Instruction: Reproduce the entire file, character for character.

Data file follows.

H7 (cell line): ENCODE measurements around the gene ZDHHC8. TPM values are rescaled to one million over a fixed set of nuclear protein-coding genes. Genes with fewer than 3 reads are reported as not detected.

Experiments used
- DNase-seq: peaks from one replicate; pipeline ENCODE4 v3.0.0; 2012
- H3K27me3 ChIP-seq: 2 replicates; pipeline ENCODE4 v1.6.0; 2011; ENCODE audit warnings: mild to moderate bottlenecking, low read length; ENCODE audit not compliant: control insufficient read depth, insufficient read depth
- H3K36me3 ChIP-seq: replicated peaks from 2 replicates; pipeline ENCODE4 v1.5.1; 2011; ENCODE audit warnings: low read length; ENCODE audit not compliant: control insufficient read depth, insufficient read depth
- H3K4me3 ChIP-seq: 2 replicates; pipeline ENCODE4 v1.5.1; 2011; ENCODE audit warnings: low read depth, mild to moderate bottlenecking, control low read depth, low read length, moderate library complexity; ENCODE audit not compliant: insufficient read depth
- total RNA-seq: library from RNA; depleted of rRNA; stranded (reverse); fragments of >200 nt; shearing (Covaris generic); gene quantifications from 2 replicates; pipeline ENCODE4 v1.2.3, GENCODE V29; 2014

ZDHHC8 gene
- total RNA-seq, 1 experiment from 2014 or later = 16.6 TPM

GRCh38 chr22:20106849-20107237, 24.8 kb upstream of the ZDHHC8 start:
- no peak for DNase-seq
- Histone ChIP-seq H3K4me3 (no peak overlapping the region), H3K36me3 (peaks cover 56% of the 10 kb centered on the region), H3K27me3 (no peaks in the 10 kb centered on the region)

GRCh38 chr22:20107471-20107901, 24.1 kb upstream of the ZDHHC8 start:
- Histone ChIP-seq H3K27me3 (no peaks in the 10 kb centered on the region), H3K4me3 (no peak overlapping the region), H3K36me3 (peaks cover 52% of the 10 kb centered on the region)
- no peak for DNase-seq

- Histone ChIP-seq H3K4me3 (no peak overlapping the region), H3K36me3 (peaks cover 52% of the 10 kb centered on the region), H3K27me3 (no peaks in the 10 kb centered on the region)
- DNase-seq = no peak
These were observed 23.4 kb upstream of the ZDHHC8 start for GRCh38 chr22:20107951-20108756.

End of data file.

H7 (cell line): ENCODE measurements around the gene ZDHHC8. TPM values are rescaled to one million over a fixed set of nuclear protein-coding genes. Genes with fewer than 3 reads are reported as not detected.

Experiments used
- DNase-seq: peaks from one replicate; pipeline ENCODE4 v3.0.0; 2012
- H3K27me3 ChIP-seq: 2 replicates; pipeline ENCODE4 v1.6.0; 2011; ENCODE audit warnings: mild to moderate bottlenecking, low read length; ENCODE audit not compliant: control insufficient read depth, insufficient read depth
- H3K36me3 ChIP-seq: replicated peaks from 2 replicates; pipeline ENCODE4 v1.5.1; 2011; ENCODE audit warnings: low read length; ENCODE audit not compliant: control insufficient read depth, insufficient read depth
- H3K4me3 ChIP-seq: 2 replicates; pipeline ENCODE4 v1.5.1; 2011; ENCODE audit warnings: low read depth, mild to moderate bottlenecking, control low read depth, low read length, moderate library complexity; ENCODE audit not compliant: insufficient read depth
- total RNA-seq: library from RNA; depleted of rRNA; stranded (reverse); fragments of >200 nt; shearing (Covaris generic); gene quantifications from 2 replicates; pipeline ENCODE4 v1.2.3, GENCODE V29; 2014

ZDHHC8 gene
- total RNA-seq, 1 experiment from 2014 or later = 16.6 TPM

GRCh38 chr22:20106849-20107237, 24.8 kb upstream of the ZDHHC8 start:
- no peak for DNase-seq
- Histone ChIP-seq H3K4me3 (no peak overlapping the region), H3K36me3 (peaks cover 56% of the 10 kb centered on the region), H3K27me3 (no peaks in the 10 kb centered on the region)

GRCh38 chr22:20107471-20107901, 24.1 kb upstream of the ZDHHC8 start:
- Histone ChIP-seq H3K27me3 (no peaks in the 10 kb centered on the region), H3K4me3 (no peak overlapping the region), H3K36me3 (peaks cover 52% of the 10 kb centered on the region)
- no peak for DNase-seq

- Histone ChIP-seq H3K4me3 (no peak overlapping the region), H3K36me3 (peaks cover 52% of the 10 kb centered on the region), H3K27me3 (no peaks in the 10 kb centered on the region)
- DNase-seq = no peak
These were observed 23.4 kb upstream of the ZDHHC8 start for GRCh38 chr22:20107951-20108756.